Out of the incumbents covered here, Randstad is identified to have taken a particularly aggressive stance in using investments and acquisitions as a tool to grow its portfolio. Other entrants via acquisiton includes Vistaprint (owned by listed Irish company Cimpress) which acquired freelancer marketplace 99designs in October 2020. Backstage, a freelance marketplace for content creators announced the acquisition of two freelance marketplaces for creatives, StarNow and The Mandy Network in February 2021.
The Adecco Group, a leading Swiss HR solutions provider, launched its traditional staffing firm in the US, Adecco USA, in 1996. Adecco has launched several OFPs for flexible work to adapt to the changes in the industry. Starting in October 2016, the Adecco Group and Indian IT consulting company Infosys, launched Adia, focused on flexible work hiring within the retail, hospitality, and catering sectors.
YOSS, launched by the Adecco Group in October 2017 and developed by Microsoft, is a cloud-based platform connecting skilled freelancers with global employers. The platform is a Software-as-a-Service (SaaS) solution that can integrate with a company’s own internal systems. The platform also offers vetting services for clients. In June 2020 Adecco invested in UK-based recruitment platform Tempo.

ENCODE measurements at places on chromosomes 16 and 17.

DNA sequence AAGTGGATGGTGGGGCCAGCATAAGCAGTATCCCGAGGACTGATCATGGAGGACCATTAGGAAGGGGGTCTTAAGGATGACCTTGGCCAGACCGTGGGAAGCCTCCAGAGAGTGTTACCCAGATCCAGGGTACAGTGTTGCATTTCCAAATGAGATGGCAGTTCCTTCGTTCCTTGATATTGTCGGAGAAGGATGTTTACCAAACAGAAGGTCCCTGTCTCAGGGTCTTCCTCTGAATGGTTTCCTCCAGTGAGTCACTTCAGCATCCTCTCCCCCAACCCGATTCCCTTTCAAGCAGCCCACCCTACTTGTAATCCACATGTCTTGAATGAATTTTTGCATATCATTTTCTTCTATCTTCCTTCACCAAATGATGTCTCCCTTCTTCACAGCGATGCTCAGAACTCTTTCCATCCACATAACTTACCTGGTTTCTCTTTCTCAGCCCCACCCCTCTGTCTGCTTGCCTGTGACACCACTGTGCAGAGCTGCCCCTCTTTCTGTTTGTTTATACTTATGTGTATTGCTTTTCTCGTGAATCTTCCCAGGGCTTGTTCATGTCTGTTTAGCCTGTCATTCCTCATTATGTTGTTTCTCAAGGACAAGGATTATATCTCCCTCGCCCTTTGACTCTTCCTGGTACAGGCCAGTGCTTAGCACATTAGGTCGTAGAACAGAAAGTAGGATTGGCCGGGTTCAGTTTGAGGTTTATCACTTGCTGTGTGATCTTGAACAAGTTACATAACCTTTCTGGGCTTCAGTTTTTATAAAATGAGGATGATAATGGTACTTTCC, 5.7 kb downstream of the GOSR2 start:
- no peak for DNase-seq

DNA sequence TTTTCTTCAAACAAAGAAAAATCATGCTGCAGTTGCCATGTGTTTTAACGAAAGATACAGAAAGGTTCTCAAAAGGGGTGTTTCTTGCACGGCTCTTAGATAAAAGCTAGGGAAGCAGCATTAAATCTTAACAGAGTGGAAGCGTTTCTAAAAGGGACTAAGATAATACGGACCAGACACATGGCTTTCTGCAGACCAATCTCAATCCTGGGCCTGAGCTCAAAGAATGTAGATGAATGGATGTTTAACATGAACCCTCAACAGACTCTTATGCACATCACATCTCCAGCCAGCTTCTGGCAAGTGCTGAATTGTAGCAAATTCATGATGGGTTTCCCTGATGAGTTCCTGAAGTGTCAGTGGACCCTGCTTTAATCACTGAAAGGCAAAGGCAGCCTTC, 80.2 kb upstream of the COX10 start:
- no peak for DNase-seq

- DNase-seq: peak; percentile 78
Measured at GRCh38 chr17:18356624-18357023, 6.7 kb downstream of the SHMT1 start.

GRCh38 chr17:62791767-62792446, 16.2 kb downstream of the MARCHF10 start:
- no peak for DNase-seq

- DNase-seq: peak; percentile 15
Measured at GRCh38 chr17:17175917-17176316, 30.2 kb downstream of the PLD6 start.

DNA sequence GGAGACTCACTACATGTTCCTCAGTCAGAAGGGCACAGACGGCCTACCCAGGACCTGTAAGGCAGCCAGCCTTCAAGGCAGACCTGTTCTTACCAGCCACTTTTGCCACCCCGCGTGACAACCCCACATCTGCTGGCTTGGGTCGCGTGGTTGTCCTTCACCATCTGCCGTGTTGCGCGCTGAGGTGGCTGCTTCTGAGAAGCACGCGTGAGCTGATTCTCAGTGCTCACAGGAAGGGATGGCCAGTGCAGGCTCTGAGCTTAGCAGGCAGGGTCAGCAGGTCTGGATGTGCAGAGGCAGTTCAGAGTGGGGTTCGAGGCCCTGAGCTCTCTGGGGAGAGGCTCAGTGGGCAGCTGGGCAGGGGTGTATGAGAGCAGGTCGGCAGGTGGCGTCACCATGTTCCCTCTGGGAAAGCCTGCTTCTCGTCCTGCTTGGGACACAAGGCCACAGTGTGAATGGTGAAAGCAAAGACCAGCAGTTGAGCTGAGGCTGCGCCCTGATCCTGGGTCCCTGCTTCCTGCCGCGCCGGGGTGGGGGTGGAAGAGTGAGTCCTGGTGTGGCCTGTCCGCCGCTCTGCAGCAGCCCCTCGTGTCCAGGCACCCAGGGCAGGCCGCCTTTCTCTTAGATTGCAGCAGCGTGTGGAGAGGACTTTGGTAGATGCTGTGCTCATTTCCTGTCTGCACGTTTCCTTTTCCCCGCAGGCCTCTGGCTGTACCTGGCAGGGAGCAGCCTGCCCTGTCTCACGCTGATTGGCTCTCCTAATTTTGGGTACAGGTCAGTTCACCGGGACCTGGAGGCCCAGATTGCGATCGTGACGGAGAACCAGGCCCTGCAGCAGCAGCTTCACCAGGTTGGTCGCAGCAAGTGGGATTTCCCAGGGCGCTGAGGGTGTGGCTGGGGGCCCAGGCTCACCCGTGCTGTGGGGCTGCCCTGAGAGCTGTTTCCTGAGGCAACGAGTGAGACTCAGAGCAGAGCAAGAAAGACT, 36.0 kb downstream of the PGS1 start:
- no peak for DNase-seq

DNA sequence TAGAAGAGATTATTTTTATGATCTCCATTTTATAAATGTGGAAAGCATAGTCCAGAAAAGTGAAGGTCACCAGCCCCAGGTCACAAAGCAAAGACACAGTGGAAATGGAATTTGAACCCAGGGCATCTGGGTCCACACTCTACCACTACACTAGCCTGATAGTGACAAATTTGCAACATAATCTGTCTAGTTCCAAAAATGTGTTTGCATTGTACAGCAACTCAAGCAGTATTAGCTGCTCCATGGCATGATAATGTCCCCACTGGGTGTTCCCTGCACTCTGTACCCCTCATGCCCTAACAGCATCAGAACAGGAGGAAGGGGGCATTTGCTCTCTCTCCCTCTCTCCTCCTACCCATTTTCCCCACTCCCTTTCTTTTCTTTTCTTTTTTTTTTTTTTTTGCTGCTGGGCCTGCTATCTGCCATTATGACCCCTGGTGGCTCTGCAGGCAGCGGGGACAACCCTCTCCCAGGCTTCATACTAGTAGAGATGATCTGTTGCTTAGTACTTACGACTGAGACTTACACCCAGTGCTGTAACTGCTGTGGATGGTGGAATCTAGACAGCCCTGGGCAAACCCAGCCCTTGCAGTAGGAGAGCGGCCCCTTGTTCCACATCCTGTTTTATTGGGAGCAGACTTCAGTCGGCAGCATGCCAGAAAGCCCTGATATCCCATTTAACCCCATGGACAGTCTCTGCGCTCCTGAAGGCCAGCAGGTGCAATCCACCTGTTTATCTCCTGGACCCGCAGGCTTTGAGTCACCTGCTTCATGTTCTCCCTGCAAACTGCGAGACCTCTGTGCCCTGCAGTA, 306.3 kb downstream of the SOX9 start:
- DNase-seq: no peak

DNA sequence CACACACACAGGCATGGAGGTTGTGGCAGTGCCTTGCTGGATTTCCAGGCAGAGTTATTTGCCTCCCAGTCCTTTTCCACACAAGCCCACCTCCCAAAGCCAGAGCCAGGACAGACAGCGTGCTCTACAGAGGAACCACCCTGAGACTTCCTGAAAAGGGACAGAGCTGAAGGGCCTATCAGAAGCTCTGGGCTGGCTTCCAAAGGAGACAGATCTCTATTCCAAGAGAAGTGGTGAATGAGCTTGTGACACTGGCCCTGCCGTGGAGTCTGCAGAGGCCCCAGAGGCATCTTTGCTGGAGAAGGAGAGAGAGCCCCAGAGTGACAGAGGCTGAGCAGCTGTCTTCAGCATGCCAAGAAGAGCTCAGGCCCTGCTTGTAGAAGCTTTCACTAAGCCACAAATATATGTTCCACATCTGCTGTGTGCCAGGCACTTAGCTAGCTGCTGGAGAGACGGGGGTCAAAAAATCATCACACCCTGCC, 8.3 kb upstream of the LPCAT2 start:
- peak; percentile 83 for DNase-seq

Adecco agreed to purchase the engineering consulting and R&D services company AKKA technologies for roughly EUR 2 billion (USD 2.4 billion) in July 2021. The acquisition is reportedly the largest in the company’s history and is expected to create the largest temporary staffing provider by revenue. The transaction is expected to close in H1 2022. To fund the acquisition Adecco Group raised approximately EUR 232 million (approximately USD 274 million) through the placement of 5.1 million new shares in September 2021.
Founded in 1984, AKKA is a European engineering and R&D services provider with a strong presence in the mobility segment. It serves companies in the automotive, aerospace, rail and life sciences industries with expertise in technologies such as autonomous driving, IoT, Big Data, and robotics. As of July 2021, it has 22,000 employees and recorded revenue of EUR 1.5 billion (USD 2.1 billion) in 2020. Adecco is expected to boost its engineering and IT services offering by combining AKKA with Modis – its engineering and IT staffing business. The two businesses are expected to combine for EUR 3.7 billion (USD 4.4 billion) in revenue and 50,000 engineers and intend to cater to aerospace companies and automakers.